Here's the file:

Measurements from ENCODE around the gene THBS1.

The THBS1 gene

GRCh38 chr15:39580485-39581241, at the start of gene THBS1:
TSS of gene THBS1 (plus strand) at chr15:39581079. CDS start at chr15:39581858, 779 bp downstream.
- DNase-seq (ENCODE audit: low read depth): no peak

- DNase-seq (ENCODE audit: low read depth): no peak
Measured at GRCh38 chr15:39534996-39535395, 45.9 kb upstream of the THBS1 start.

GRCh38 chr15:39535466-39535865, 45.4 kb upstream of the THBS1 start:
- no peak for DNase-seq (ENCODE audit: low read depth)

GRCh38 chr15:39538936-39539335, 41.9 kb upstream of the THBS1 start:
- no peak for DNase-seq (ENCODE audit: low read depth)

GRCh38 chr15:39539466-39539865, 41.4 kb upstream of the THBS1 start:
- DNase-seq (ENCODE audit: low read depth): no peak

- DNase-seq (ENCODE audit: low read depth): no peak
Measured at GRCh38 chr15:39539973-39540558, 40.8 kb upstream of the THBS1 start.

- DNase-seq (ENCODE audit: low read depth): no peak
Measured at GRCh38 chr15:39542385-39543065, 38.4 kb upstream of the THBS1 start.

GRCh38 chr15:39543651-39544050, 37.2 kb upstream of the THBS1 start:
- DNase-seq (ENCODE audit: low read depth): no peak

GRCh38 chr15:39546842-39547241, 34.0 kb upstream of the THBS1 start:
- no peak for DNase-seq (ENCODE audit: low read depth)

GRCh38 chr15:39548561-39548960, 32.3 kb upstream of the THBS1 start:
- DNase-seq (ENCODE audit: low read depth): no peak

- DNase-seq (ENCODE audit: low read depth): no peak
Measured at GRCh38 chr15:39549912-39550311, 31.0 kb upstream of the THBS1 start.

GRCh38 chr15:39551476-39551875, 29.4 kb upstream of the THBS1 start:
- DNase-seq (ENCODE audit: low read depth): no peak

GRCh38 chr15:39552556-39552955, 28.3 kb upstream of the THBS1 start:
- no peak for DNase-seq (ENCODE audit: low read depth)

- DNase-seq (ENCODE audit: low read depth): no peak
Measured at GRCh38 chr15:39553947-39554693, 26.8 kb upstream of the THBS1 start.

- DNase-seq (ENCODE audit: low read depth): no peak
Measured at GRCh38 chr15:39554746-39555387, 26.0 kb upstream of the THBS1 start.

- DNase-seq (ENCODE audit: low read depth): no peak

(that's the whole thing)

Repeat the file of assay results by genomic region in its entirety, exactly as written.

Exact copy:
Measurements from ENCODE around the gene THBS1.

The THBS1 gene

GRCh38 chr15:39580485-39581241, at the start of gene THBS1:
TSS of gene THBS1 (plus strand) at chr15:39581079. CDS start at chr15:39581858, 779 bp downstream.
- DNase-seq (ENCODE audit: low read depth): no peak

- DNase-seq (ENCODE audit: low read depth): no peak
Measured at GRCh38 chr15:39534996-39535395, 45.9 kb upstream of the THBS1 start.

GRCh38 chr15:39535466-39535865, 45.4 kb upstream of the THBS1 start:
- no peak for DNase-seq (ENCODE audit: low read depth)

GRCh38 chr15:39538936-39539335, 41.9 kb upstream of the THBS1 start:
- no peak for DNase-seq (ENCODE audit: low read depth)

GRCh38 chr15:39539466-39539865, 41.4 kb upstream of the THBS1 start:
- DNase-seq (ENCODE audit: low read depth): no peak

- DNase-seq (ENCODE audit: low read depth): no peak
Measured at GRCh38 chr15:39539973-39540558, 40.8 kb upstream of the THBS1 start.

- DNase-seq (ENCODE audit: low read depth): no peak
Measured at GRCh38 chr15:39542385-39543065, 38.4 kb upstream of the THBS1 start.

GRCh38 chr15:39543651-39544050, 37.2 kb upstream of the THBS1 start:
- DNase-seq (ENCODE audit: low read depth): no peak

GRCh38 chr15:39546842-39547241, 34.0 kb upstream of the THBS1 start:
- no peak for DNase-seq (ENCODE audit: low read depth)

GRCh38 chr15:39548561-39548960, 32.3 kb upstream of the THBS1 start:
- DNase-seq (ENCODE audit: low read depth): no peak

- DNase-seq (ENCODE audit: low read depth): no peak
Measured at GRCh38 chr15:39549912-39550311, 31.0 kb upstream of the THBS1 start.

GRCh38 chr15:39551476-39551875, 29.4 kb upstream of the THBS1 start:
- DNase-seq (ENCODE audit: low read depth): no peak

GRCh38 chr15:39552556-39552955, 28.3 kb upstream of the THBS1 start:
- no peak for DNase-seq (ENCODE audit: low read depth)

- DNase-seq (ENCODE audit: low read depth): no peak
Measured at GRCh38 chr15:39553947-39554693, 26.8 kb upstream of the THBS1 start.

- DNase-seq (ENCODE audit: low read depth): no peak
Measured at GRCh38 chr15:39554746-39555387, 26.0 kb upstream of the THBS1 start.

- DNase-seq (ENCODE audit: low read depth): no peak